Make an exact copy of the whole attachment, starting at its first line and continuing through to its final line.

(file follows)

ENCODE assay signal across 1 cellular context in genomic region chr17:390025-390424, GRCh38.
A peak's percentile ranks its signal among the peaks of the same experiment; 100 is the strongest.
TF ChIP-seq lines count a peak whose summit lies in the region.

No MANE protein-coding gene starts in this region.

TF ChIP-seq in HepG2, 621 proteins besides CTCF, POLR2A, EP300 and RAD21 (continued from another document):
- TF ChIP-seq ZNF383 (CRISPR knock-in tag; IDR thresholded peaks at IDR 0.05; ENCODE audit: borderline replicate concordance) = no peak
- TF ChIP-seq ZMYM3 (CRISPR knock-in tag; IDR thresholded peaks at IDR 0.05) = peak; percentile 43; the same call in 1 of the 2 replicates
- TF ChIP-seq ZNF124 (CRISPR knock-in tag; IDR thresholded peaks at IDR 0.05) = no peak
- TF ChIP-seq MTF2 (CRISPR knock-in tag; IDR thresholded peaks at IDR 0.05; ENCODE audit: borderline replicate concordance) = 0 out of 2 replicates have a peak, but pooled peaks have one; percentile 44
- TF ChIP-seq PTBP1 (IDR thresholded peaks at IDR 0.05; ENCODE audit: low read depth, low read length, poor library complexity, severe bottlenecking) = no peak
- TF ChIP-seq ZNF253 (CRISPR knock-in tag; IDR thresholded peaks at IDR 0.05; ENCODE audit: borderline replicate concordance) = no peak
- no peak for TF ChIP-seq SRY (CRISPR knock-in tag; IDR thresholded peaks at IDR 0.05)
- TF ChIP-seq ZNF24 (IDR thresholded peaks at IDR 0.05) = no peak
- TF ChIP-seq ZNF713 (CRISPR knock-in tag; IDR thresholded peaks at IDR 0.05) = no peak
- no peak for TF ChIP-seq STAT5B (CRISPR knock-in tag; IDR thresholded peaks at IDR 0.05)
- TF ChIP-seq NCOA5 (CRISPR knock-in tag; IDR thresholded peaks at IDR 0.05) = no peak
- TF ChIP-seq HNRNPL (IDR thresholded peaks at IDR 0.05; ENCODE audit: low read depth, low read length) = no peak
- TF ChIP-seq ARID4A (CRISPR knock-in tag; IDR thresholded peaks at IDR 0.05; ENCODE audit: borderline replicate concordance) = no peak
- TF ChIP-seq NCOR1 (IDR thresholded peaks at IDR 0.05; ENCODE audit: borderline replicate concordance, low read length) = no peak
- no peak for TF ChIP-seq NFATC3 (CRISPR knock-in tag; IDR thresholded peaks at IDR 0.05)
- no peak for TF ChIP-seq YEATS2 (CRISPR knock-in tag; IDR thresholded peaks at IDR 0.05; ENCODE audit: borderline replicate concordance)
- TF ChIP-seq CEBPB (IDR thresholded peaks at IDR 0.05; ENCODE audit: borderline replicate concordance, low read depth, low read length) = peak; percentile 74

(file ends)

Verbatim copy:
ENCODE assay signal across 1 cellular context in genomic region chr17:390025-390424, GRCh38.
A peak's percentile ranks its signal among the peaks of the same experiment; 100 is the strongest.
TF ChIP-seq lines count a peak whose summit lies in the region.

No MANE protein-coding gene starts in this region.

TF ChIP-seq in HepG2, 621 proteins besides CTCF, POLR2A, EP300 and RAD21 (continued from another document):
- TF ChIP-seq ZNF383 (CRISPR knock-in tag; IDR thresholded peaks at IDR 0.05; ENCODE audit: borderline replicate concordance) = no peak
- TF ChIP-seq ZMYM3 (CRISPR knock-in tag; IDR thresholded peaks at IDR 0.05) = peak; percentile 43; the same call in 1 of the 2 replicates
- TF ChIP-seq ZNF124 (CRISPR knock-in tag; IDR thresholded peaks at IDR 0.05) = no peak
- TF ChIP-seq MTF2 (CRISPR knock-in tag; IDR thresholded peaks at IDR 0.05; ENCODE audit: borderline replicate concordance) = 0 out of 2 replicates have a peak, but pooled peaks have one; percentile 44
- TF ChIP-seq PTBP1 (IDR thresholded peaks at IDR 0.05; ENCODE audit: low read depth, low read length, poor library complexity, severe bottlenecking) = no peak
- TF ChIP-seq ZNF253 (CRISPR knock-in tag; IDR thresholded peaks at IDR 0.05; ENCODE audit: borderline replicate concordance) = no peak
- no peak for TF ChIP-seq SRY (CRISPR knock-in tag; IDR thresholded peaks at IDR 0.05)
- TF ChIP-seq ZNF24 (IDR thresholded peaks at IDR 0.05) = no peak
- TF ChIP-seq ZNF713 (CRISPR knock-in tag; IDR thresholded peaks at IDR 0.05) = no peak
- no peak for TF ChIP-seq STAT5B (CRISPR knock-in tag; IDR thresholded peaks at IDR 0.05)
- TF ChIP-seq NCOA5 (CRISPR knock-in tag; IDR thresholded peaks at IDR 0.05) = no peak
- TF ChIP-seq HNRNPL (IDR thresholded peaks at IDR 0.05; ENCODE audit: low read depth, low read length) = no peak
- TF ChIP-seq ARID4A (CRISPR knock-in tag; IDR thresholded peaks at IDR 0.05; ENCODE audit: borderline replicate concordance) = no peak
- TF ChIP-seq NCOR1 (IDR thresholded peaks at IDR 0.05; ENCODE audit: borderline replicate concordance, low read length) = no peak
- no peak for TF ChIP-seq NFATC3 (CRISPR knock-in tag; IDR thresholded peaks at IDR 0.05)
- no peak for TF ChIP-seq YEATS2 (CRISPR knock-in tag; IDR thresholded peaks at IDR 0.05; ENCODE audit: borderline replicate concordance)
- TF ChIP-seq CEBPB (IDR thresholded peaks at IDR 0.05; ENCODE audit: borderline replicate concordance, low read depth, low read length) = peak; percentile 74